Here, we present the results of a finite-difference-time-domain numerical study for an initial 100 fs Gaussian pulse with a central frequency beyond epsilon-near-zero point during propagation in AZO/ZnO metamaterial with various optical losses. In this work, we propose to use an adaptive algorithm for the distortion compensation of the ultrashort pulse propagating through the AZO/ZnO multilayered structures at the ENZ spectral point.
2. Adaptive pre-shaping approach
A schematic of an adaptive pre-shaping approach is shown in Fig. 1. The finite-difference time-domain (FDTD) numerical method was used to study ultrashort pulse propagation at the ENZ spectral region. A home-build interface was written in Python to access the MIT (Massachusetts Institute of Technology) electromagnetic equation propagation (MEEP) software . The FDTD simulations used an initial Gaussian pulse of 100 fs full width at half maximum (FWHM) duration with zero phase. The frequency-resolved optical gating (FROG) trace of the output pulse is calculated after each iteration and compared to the FROG trace of an initial zero-phase pulse. The adaptive algorithm is then used to predict a 5th-degree polynomial phase for the incoming pulse at the next iteration to minimize pulse distortions. The goal of this study is to develop an adaptive pre-shaping approach for a fast and efficient initial pulse phase optimization for the future experimental control of ultrashort laser pulse at the ENZ spectral point (e.g., using liquid crystal modulators).
3. Ultrashort pulse propagation in the presence of optical loss
The possibility of using plasmonic materials in practical photonic devices comes with significantly increased propagation losses, which can be detrimental for many applications. Therefore, before using adaptive pre-shaping approach, we investigated ultrashort pulse propagation in the presence of various optical losses. The effective medium approximation [37,38] was used to model in-plane and out-of-plane optical permittivity of the AZO/ZnO multilayered structure. The model parameters (AZO/ZnO period thickness: 10 nm, AZO fill factor: 0.4) were chosen to match the experimental data from our previous study . To estimate the optical permittivity, ɛ, for AZO, we used the Drude model:
It is important to note that in the near infrared spectral region the epsilon-near-zero dispersion is observed only in the case of TM-polarized (p-polarized) incident light because only in this polarization is the electric field component of the incident light able to probe both in-plane and out-of-plane components of the dielectric function. In the simulations, the angle of incidence was assumed to be 00 for simplicity (normal incidence). However, in the experiment, the angle of incidence could be varied to enhance the ENZ permittivity effect due to out-of-plane permittivity.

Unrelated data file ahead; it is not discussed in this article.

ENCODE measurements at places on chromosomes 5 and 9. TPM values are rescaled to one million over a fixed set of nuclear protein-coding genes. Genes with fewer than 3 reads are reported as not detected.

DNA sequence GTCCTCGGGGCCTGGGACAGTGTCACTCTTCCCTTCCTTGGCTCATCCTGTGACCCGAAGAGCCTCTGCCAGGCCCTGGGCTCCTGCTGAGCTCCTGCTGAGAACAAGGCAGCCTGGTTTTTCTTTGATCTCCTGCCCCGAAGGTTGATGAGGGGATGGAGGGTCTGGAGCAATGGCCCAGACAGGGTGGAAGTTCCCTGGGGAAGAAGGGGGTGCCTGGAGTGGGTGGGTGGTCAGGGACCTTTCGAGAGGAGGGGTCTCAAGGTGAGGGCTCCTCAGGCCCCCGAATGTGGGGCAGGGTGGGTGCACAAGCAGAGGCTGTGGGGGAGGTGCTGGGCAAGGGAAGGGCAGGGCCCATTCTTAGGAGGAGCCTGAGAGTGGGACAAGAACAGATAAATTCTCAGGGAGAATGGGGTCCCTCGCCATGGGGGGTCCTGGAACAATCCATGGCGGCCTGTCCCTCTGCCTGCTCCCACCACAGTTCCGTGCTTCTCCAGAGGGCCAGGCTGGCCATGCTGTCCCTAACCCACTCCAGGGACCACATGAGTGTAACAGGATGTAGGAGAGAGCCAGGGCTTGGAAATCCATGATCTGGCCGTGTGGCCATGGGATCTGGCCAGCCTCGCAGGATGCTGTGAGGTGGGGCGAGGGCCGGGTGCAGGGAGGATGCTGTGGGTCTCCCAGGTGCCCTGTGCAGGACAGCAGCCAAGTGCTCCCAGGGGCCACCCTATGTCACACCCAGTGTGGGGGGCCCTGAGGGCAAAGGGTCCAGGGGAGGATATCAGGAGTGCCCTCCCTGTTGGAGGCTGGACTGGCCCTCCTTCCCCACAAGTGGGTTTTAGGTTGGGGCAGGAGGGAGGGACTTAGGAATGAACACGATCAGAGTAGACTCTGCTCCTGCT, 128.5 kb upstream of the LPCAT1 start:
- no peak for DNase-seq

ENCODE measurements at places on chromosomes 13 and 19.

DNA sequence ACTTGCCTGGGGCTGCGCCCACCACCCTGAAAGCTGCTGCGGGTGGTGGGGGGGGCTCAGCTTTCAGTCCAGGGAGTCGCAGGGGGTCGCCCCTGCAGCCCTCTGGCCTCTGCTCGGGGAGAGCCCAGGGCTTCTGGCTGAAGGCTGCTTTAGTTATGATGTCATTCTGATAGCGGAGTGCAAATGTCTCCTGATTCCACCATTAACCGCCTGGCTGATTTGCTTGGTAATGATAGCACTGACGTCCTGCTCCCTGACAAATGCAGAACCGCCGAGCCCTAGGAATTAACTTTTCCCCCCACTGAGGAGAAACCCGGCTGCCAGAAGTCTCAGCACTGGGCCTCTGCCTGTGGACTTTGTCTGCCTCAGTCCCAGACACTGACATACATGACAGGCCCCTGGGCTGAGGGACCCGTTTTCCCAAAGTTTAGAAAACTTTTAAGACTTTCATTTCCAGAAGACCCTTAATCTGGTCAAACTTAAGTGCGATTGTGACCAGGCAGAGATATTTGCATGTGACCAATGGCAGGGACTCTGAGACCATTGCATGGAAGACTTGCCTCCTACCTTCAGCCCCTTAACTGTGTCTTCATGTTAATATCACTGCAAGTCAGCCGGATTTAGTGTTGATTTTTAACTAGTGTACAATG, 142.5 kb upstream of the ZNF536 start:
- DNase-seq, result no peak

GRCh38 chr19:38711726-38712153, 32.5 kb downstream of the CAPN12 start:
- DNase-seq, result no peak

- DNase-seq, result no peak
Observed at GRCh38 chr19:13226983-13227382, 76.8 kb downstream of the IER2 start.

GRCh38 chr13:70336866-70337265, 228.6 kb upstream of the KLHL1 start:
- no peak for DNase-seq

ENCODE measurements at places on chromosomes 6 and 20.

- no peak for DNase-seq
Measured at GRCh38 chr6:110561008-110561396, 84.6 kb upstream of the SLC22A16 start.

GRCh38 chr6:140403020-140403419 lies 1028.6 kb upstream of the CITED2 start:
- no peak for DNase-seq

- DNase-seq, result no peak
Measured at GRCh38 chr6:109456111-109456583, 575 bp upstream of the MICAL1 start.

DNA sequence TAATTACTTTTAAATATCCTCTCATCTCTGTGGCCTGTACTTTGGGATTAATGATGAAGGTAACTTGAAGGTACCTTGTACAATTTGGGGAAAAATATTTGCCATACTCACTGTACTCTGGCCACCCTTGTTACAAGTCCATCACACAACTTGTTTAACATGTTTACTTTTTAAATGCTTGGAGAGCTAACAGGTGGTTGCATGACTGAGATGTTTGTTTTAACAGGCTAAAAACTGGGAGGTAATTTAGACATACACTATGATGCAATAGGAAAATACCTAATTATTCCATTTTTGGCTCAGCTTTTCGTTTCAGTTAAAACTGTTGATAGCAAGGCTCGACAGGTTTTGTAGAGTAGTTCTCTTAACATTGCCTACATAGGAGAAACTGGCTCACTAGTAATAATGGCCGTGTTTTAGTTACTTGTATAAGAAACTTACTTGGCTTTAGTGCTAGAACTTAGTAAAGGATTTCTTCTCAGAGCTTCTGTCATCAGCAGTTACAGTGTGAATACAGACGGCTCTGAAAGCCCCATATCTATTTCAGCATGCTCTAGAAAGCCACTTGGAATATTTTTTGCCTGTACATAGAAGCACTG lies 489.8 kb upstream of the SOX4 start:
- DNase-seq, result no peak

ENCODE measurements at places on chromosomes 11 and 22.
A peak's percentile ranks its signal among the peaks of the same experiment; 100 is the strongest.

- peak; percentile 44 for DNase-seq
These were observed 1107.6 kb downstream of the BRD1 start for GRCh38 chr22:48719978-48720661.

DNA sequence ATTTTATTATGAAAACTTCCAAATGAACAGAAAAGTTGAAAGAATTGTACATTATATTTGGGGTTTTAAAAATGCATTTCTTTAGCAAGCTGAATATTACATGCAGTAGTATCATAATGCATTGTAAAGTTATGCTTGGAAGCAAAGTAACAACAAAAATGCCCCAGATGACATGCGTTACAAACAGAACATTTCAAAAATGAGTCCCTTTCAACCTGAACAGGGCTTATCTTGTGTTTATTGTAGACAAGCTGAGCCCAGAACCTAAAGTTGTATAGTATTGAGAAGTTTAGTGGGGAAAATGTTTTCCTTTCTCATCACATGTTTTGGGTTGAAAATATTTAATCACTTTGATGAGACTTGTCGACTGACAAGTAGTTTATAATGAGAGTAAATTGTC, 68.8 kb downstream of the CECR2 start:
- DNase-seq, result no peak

Our previous study  shows that AZO’s damping frequency γ has the highest impact on the optical losses. The estimated transmittance through the AZO/ZnO metamaterial with various γ is presented in Fig. 2(a). Increased propagation losses make it challenging to use even relatively thin AZO/ZnO samples (400-700 nm) for many applications. For example, increase Drude damping frequency from γ=1011 Hz to γ=5 × 1012 Hz leads to the significant decrease in transmittance for AZO/ZnO film (Fig. 2(a)). On the other hand, FDTD numerical simulations show that the lower propagation loss comes at the expense of increased ultrashort pulse distortion (Fig. 2(b)) as compared to ultrashort pulse propagation in the AZO/ZnO with higher Drude damping frequency (Fig. 2(c,d)). Therefore, reducing the propagation loss is a “double-edge sword” which require techniques for pulse distortion compensations at the ENZ spectral point.
4. Spectral tuning at the epsilon-near-zero spectral point
The atomic layer deposition (ALD) and pulsed laser deposition (PLD) fabrication methods offer also an opportunity to tune spectral position of the ENZ point for out-of-plane permittivity by adjusting the doping concentration and/or thickness of the AZO/ZnO metamaterial during fabrication [11–14], which could potentially be useful for finding an optimal initial central frequency. Our FDTD numerical calculations indicate that spectral tuning of the initial Gaussian pulse with FWHM duration of 100 fs propagating through AZO/ZnO sample with the lowest losses (γ=1011 Hz) will significantly affect output pulse temporal profile (Fig. 3). The initial pulse is tuned in such a way that the central frequency is shifted from below ENZ (positive optical permittivity) to beyond ENZ (negative optical permittivity) spectral point (Fig. 3(a-c)). The results (Fig. 3(g-i)) show that the output pulse experiences a spectral shift toward higher frequencies (lower wavelengths) as the pulse propagates through the material. Calculated from the FROG trace (Fig. 3(g)) spectral shift for the ultrashort pulse propagated through 500 nm of the Al:ZnO/ZnO sample is Δv∼0.015 × 1014 Hz. Additional numerical simulations show that increasing optical loss (Drude damping frequency changes from γ=1011 Hz to γ=5 × 1012 Hz) leads to an even larger spectral shift (Δv∼0.020 × 1014 Hz.) for an initial ultrashort pulse with a central frequency beyond ENZ.